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  • Authors: Corgnati; L.;

    The applications are designed for High Frequency Radar (HFR) data management according to the European HFR node processing workflow, thus generating aggregated radial and total velocity files in netCDF format according to the European standard data and metadata model for near real time HFR current data. These applications implement the periodic temporal aggregation of the datasets and the related CDI metadata to be distributed via SeaDataCloud. These applications are designed for the centralized run at the EU HFR Node.

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    CNR ExploRA
    Other ORP type . 2021
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  • image/svg+xml art designer at PLoS, modified by Wikipedia users Nina, Beao, JakobVoss, and AnonMoos Open Access logo, converted into svg, designed by PLoS. This version with transparent background. http://commons.wikimedia.org/wiki/File:Open_Access_logo_PLoS_white.svg art designer at PLoS, modified by Wikipedia users Nina, Beao, JakobVoss, and AnonMoos http://www.plos.org/
    Authors: Clyne, Margot; Lamarque, Jean-Francois; Mills, Michael J.; Khodri, Myriam; +19 Authors

    As part of the Model Intercomparison Project on the climatic response to Volcanic forcing (VolMIP), several climate modeling centers performed a coordinated pre-study experiment with interactive stratospheric aerosol models simulating the volcanic aerosol cloud from an eruption resembling the 1815 Mt. Tambora eruption (VolMIP-Tambora ISA ensemble). The pre-study provided the ancillary ability to assess intermodel diversity in the radiative forcing for a large stratospheric-injecting equatorial eruption when the volcanic aerosol cloud is simulated interactively. An initial analysis of the VolMIP-Tambora ISA ensemble showed large disparities between models in the stratospheric global mean aerosol optical depth (AOD). In this study, we now show that stratospheric global mean AOD differences among the participating models are primarily due to differences in aerosol size, which we track here by effective radius. We identify specific physical and chemical processes that are missing in some models and/or parameterized differently between models, which are together causing the differences in effective radius. In particular, our analysis indicates that interactively tracking hydroxyl radical (OH) chemistry following a large volcanic injection of sulfur dioxide (SO2) is an important factor in allowing for the timescale for sulfate formation to be properly simulated. In addition, depending on the timescale of sulfate formation, there can be a large difference in effective radius and subsequently AOD that results from whether the SO2 is injected in a single model grid cell near the location of the volcanic eruption, or whether it is injected as a longitudinally averaged band around the Earth.

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    Authors: giovanni ardito;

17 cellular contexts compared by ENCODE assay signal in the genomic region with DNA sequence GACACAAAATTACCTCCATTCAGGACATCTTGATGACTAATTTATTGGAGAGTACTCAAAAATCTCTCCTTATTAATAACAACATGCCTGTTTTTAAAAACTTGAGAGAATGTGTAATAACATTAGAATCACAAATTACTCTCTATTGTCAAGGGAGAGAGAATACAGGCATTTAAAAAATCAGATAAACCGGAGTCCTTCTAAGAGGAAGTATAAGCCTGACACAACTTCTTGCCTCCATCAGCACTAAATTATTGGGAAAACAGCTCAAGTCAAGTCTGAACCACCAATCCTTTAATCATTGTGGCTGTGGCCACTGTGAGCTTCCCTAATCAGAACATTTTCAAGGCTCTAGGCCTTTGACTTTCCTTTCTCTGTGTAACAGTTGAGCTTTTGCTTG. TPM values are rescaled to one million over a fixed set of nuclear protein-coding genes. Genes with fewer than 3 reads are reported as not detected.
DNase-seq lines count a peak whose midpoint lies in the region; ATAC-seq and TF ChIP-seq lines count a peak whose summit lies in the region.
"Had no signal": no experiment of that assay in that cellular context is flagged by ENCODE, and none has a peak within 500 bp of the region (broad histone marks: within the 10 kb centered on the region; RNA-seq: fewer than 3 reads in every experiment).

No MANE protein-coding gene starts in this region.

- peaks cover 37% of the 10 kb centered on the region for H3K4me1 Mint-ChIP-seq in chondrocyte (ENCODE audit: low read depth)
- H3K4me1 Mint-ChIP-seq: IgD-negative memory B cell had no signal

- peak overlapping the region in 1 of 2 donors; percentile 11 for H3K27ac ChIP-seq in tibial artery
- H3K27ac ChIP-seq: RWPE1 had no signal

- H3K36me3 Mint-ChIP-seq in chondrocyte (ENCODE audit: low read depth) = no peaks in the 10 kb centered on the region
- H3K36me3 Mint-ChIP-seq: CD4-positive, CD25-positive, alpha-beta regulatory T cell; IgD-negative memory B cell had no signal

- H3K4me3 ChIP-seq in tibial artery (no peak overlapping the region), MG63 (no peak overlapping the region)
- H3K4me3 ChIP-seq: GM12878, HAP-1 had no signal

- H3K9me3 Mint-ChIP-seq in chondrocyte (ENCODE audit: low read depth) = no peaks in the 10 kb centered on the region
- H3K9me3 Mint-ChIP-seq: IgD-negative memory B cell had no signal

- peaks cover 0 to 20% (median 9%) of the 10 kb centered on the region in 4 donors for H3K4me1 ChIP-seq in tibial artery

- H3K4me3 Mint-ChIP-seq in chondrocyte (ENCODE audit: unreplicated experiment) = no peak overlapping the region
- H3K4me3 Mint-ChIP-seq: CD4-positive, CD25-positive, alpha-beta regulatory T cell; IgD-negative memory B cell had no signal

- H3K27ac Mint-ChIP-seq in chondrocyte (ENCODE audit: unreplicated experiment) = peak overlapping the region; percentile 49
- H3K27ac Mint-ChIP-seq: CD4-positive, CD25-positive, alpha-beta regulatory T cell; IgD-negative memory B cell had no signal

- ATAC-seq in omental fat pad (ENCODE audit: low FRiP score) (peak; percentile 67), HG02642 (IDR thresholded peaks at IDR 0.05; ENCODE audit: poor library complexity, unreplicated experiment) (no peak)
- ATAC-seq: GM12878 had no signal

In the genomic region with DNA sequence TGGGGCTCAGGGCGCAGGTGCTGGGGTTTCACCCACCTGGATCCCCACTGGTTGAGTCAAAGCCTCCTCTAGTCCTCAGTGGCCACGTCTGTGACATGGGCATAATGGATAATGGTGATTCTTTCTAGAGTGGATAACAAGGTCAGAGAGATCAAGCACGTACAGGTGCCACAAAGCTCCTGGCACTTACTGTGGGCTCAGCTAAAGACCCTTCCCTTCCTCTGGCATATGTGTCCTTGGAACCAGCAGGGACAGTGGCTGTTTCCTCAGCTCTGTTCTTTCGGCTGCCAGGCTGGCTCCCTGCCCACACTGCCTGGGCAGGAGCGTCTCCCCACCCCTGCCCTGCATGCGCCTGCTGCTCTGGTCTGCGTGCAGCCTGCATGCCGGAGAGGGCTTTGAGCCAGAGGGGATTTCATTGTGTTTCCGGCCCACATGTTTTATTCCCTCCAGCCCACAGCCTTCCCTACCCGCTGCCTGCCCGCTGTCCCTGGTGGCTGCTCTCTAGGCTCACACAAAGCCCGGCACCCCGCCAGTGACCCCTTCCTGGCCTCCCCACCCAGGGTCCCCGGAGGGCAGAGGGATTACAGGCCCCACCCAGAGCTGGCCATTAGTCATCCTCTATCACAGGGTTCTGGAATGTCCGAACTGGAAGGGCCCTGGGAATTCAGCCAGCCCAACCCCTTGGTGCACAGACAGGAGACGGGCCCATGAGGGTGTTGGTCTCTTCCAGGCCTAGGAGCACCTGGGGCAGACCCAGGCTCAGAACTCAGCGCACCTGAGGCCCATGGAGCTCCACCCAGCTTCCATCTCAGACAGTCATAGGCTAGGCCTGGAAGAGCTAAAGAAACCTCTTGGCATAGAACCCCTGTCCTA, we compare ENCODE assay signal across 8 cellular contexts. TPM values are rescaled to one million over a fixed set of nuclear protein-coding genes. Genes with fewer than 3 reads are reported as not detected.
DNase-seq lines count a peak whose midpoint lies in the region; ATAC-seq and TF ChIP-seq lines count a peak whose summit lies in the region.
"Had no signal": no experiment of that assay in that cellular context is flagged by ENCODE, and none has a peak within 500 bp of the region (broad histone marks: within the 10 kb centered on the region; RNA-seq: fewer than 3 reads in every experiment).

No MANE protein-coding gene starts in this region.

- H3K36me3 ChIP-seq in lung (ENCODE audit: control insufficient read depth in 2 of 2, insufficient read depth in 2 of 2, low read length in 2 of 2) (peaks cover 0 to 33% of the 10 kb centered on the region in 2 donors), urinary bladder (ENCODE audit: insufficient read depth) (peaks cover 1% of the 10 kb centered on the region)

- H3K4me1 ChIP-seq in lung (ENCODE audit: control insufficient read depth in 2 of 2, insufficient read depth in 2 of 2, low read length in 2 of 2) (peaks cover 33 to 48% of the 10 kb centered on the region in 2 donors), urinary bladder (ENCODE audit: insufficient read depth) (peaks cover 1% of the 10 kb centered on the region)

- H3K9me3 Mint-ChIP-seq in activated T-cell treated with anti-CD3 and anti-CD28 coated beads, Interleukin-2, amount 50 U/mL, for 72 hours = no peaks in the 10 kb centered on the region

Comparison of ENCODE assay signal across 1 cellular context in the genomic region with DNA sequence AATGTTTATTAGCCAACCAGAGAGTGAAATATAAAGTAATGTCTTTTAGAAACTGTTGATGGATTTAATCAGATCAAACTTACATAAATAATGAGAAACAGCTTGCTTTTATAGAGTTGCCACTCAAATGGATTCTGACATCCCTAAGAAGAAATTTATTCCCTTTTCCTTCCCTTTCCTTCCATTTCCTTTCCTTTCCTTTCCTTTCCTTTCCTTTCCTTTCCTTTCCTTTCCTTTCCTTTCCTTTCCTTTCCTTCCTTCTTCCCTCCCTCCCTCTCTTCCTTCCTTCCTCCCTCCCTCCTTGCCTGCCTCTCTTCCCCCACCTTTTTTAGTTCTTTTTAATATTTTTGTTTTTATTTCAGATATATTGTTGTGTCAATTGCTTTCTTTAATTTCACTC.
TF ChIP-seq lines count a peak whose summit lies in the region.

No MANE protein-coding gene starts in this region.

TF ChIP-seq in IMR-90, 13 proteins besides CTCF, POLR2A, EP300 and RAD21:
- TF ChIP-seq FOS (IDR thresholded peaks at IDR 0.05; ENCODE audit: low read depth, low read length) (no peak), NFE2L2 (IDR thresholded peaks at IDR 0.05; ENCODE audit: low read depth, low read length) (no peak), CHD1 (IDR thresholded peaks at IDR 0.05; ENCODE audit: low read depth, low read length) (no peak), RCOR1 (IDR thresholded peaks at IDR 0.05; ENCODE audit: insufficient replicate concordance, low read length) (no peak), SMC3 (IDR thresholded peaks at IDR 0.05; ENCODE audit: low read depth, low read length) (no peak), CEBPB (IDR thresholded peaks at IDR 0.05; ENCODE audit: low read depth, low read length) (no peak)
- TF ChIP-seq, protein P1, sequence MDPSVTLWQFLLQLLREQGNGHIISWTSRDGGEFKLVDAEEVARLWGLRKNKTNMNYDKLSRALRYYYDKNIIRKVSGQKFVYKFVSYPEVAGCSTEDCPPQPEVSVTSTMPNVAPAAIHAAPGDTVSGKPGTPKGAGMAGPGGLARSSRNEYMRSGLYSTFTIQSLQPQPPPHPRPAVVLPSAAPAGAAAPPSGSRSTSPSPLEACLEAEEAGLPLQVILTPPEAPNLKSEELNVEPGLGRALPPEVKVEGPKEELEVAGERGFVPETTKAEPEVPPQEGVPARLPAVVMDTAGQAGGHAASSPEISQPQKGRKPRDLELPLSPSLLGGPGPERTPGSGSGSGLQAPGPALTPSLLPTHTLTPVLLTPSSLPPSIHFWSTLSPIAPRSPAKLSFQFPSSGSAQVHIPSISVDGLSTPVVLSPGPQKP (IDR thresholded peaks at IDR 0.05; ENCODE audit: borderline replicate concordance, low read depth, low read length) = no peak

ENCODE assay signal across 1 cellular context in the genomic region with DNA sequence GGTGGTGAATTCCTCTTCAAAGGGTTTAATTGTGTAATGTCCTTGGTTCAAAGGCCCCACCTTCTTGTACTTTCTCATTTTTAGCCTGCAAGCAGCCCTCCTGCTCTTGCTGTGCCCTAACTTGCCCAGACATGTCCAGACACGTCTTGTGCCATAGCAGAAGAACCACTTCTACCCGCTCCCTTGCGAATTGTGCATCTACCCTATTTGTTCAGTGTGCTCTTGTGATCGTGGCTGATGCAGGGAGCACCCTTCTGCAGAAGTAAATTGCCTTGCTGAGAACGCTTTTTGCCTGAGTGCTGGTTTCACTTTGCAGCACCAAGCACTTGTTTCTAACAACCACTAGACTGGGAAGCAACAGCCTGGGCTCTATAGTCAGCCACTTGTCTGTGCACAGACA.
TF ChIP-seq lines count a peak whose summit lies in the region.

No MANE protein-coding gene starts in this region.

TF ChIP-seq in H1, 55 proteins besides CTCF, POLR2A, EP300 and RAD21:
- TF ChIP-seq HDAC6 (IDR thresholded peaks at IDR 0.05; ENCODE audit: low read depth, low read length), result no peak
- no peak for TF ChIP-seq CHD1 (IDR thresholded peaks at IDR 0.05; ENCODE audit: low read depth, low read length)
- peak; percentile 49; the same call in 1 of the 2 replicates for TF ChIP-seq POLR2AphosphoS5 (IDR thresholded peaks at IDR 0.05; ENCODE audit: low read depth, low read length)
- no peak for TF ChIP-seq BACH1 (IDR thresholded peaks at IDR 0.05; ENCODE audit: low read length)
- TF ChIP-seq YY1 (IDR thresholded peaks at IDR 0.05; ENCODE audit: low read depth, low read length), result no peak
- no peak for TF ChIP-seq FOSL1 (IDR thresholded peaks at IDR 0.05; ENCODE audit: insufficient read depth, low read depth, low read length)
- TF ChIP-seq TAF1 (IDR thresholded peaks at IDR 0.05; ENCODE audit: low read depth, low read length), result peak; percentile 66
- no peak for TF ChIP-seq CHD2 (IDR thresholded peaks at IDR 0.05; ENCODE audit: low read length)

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  • Authors: Verbrugge Nathalie; Etienne Hélène; Boone Christine; Mader Julien; +7 Authors

    This Product User Manual describes the INSITU_GLO_UV_NRT_OBSERVATIONS_013_048 product distributed by the Copernicus Marine Service In Situ Thematic Assembly Centre (CMEMS INS-TAC): how it is built, what is the content, what data services are available to access them, and how to use the files. This product concerns four real-time datasets dedicated to near-surface currents measurements coming from two platform categories (Lagrangian surface drifters and High Frequency radars): drifter: near-surface zonal and meridional raw velocities measured by drifting buoys, wind & wind stress components, quality flags and metadada. These surface observations are part of the DBCP's Global Drifter Program (see Table 1) drifter_filt: near-surface zonal and meridional velocities and 3-day filtered (with a Lanczos filter) velocities measured by drifting buoys. All the platforms are gathered together and concatenated in concatenated daily files. radar_total: near-surface zonal and meridional raw velocities measured by High Frequency radars (HFR), standard deviation of near-surface zonal and meridional raw velocities, Geometrical Dilution of Precision (GDOP), quality flags and metadata. These surface observations are part of the European HF radar Network (see Mader et al, 2017 and Corgnati et al., 2018) radar_radial: near-surface zonal and meridional components of raw radial velocities measured by HFRs, magnitude and direction of near-surface zonal and meridional components of raw radial velocities (measured in the radial directions covered by each of the HFR stations), standard deviation of near-surface zonal and meridional components of raw radial velocities, quality flags and metadata. These surface observations are part of the European HF radar Network (see Mader et al, 2017 and Corgnati et al., 2018) Argo: ocean currents derived from the original trajectory data from Argo GDAC (Global Data Assembly Center). Deep current is calculated from floats drift at parking depth, surface current is calculated from float surface drift. The INS-TAC aims at providing a research and operational framework to develop and deliver in situ observations and derived products based on such observations, to address progressively global (GLO) but also regional needs either for monitoring, modelling or downstream service development.